By virtue of the Fourteenth Amendment, the First Amendment's constitutional right of free speech and intellectual freedom also applies to state and local governments. Government agencies and government officials are forbidden from regulating or restricting speech or other expression based on its content or viewpoint. Criticism of the government, political dissatisfaction, and advocacy of unpopular ideas that people may find distasteful or against public policy are nearly always protected by the First Amendment. Only that expression that is shown to belong to a few narrow categories of speech is not protected by the First Amendment. The categories of unprotected speech include obscenity, child pornography, defamatory speech, false advertising, true threats, and fighting words. Deciding what is and is not protected speech is reserved to courts of law.

The First Amendment only prevents government restrictions on speech. It does not prevent restrictions on speech imposed by private individuals or businesses. Facebook and other social media can regulate or restrict speech hosted on their platforms because they are private entities.

First Amendment Resources

| The National Constitution Center

| Freedom Forum

| National Constitution Center

| FindLaw

What is Censorship?

Censorship is the suppression of ideas and information that some individuals, groups, or government officials find objectionable or dangerous. Would-be censors try to use the power of the state to impose their view of what is truthful and appropriate, or offensive and objectionable, on everyone else. Censors pressure public institutions, like libraries, to suppress and remove information they judge inappropriate or dangerous from public access, so that no one else has the chance to read or view the material and make up their own minds about it. The censor wants to prejudge materials for everyone. It is no more complicated than someone saying, “Don’t let anyone read this book, or buy that magazine, or view that film, because I object to it!”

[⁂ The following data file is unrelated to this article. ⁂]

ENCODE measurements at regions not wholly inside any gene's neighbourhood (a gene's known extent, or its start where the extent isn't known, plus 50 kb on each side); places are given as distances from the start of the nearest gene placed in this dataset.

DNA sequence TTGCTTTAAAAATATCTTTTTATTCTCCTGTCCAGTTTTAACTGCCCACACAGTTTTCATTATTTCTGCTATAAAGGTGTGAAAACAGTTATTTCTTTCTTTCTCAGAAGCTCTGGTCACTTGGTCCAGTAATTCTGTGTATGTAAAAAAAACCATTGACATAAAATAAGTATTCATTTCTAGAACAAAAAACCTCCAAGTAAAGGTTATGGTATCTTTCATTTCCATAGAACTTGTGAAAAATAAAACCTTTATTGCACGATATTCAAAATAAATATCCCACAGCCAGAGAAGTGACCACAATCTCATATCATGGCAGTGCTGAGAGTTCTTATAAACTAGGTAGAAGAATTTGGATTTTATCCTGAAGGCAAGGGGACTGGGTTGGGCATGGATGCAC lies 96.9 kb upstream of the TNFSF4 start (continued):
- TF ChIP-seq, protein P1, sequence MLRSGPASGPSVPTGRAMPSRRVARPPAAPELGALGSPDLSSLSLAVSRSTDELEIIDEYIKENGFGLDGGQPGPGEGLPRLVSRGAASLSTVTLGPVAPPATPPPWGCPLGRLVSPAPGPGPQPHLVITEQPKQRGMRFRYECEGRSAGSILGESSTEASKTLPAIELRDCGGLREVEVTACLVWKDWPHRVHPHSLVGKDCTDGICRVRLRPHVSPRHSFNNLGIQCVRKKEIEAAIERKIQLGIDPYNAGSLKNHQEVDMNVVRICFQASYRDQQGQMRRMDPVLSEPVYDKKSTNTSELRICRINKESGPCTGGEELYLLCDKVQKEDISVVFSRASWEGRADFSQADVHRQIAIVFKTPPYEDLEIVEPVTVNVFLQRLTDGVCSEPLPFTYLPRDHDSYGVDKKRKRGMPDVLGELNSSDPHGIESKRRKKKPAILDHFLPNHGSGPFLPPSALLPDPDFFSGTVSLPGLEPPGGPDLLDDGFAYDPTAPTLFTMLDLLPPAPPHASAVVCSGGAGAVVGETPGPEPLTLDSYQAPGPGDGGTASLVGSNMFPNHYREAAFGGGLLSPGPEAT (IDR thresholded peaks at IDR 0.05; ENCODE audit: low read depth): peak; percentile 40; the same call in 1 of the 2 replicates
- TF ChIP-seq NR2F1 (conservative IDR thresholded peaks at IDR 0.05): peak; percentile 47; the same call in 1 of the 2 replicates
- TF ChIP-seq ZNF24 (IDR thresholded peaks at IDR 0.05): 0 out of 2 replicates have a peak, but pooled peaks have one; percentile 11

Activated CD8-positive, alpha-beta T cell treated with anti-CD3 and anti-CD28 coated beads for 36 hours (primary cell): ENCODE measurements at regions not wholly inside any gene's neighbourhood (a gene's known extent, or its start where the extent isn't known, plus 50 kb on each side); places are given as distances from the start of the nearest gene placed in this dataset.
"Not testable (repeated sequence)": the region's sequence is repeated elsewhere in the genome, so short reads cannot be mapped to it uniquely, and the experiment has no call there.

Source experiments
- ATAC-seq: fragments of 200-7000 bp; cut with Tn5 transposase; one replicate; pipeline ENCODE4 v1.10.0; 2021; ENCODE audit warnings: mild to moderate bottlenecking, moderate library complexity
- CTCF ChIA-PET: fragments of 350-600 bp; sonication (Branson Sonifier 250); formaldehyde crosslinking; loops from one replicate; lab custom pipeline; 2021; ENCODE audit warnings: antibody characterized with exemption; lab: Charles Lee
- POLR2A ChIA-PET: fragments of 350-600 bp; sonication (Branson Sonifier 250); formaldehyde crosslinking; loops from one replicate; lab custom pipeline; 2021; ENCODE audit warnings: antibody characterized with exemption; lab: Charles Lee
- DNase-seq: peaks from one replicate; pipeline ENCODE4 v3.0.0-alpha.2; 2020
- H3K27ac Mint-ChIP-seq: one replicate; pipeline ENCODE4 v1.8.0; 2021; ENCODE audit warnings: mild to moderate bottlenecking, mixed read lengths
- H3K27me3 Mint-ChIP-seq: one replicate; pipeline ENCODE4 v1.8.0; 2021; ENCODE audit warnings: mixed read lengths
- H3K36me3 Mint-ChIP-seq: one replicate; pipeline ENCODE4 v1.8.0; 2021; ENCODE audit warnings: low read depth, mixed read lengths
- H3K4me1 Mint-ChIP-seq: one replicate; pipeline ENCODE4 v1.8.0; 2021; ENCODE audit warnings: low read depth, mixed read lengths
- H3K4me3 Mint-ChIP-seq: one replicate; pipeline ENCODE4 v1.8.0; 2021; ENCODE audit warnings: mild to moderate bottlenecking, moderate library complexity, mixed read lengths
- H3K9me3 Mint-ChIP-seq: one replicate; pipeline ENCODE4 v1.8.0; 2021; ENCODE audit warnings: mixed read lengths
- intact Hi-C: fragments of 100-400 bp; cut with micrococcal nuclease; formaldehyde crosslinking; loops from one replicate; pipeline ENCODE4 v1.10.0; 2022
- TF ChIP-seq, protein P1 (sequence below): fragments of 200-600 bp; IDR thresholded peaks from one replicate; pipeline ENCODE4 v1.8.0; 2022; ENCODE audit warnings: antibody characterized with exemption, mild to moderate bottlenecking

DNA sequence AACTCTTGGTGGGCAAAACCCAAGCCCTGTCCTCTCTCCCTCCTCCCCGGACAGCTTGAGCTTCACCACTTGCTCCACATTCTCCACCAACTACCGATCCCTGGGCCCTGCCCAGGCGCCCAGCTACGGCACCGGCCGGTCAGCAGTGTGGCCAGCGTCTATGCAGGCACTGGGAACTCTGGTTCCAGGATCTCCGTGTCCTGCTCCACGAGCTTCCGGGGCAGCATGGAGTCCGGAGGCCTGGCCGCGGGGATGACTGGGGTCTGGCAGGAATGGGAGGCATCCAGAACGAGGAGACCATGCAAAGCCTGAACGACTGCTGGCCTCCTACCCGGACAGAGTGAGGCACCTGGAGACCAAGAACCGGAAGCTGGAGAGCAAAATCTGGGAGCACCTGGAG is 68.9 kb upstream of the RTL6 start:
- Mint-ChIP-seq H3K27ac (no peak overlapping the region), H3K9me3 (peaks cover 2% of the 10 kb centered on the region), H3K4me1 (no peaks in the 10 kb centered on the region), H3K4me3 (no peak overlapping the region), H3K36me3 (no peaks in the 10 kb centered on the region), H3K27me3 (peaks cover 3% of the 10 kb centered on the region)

“Libraries should challenge censorship in the fulfillment of their responsibility to provide information and enlightenment.” — Article 3,

۰̨ͼStatements and Policies on Censorship

(2019)
A challenge is an attempt to remove or restrict materials, based upon the objections of a person or group. A banning is the removal of those materials. Challenges do not simply involve a person expressing a point of view; rather, they are an attempt to remove material from the curriculum or library, thereby restricting the access of others.۰̨ͼdeclares as a matter of firm principle that it is the responsibility of every library to have a clearly defined written policy for collection development that includes a procedure for review of challenged resources.

(2015)
The ۰̨ͼ affirms the rights of individuals to form their own opinions about resources they choose to read, view, listen to, or otherwise access. Libraries do not advocate the ideas found in their collections or in resources accessible through the library. The presence of books and other resources in a library does not indicate endorsement of their contents by the library. Likewise, providing access to digital information does not indicate endorsement or approval of that information by the library. Labeling systems present distinct challenges to these intellectual freedom principles.

(2019)
Libraries, no matter their size, contain an enormous wealth of viewpoints and are responsible for making those viewpoints available to all. However, libraries do not advocate or endorse the content found in their collections or in resources made accessible through the library. Rating systems appearing in library public access catalogs or resource discovery tools present distinct challenges to these intellectual freedom principles.